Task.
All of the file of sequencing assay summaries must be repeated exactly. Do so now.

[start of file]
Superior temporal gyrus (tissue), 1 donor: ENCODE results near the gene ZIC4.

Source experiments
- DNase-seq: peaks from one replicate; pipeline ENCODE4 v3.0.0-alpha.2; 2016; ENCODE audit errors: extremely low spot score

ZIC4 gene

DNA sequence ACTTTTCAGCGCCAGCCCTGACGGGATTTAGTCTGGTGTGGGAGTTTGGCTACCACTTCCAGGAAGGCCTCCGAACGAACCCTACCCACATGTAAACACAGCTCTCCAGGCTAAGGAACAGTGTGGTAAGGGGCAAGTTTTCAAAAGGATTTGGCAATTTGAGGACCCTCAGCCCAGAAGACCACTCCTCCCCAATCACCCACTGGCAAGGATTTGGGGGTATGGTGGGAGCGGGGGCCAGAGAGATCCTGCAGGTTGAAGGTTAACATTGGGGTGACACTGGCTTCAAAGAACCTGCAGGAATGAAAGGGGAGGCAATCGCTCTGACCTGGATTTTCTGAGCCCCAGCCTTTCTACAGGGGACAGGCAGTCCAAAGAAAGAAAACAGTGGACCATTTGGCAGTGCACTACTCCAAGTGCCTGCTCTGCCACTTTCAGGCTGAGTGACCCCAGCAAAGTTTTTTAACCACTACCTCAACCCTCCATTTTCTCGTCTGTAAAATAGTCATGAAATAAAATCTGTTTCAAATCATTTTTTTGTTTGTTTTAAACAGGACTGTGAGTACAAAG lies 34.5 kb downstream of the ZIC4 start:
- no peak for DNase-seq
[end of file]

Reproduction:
Superior temporal gyrus (tissue), 1 donor: ENCODE results near the gene ZIC4.

Source experiments
- DNase-seq: peaks from one replicate; pipeline ENCODE4 v3.0.0-alpha.2; 2016; ENCODE audit errors: extremely low spot score

ZIC4 gene

DNA sequence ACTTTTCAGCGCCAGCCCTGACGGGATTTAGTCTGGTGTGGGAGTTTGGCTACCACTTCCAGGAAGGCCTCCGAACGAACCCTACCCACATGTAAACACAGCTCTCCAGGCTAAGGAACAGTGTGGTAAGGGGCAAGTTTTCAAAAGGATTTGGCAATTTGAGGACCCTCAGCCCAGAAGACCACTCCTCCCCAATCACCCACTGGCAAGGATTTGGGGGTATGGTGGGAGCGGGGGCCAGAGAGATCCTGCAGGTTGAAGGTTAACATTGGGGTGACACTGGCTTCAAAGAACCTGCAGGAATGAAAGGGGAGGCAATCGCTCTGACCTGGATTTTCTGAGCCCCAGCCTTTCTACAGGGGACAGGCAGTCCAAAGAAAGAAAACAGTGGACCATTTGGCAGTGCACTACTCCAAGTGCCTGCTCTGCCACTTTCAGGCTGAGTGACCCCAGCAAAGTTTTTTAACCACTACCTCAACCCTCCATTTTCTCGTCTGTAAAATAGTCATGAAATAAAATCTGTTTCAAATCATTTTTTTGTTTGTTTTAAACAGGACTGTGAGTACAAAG lies 34.5 kb downstream of the ZIC4 start:
- no peak for DNase-seq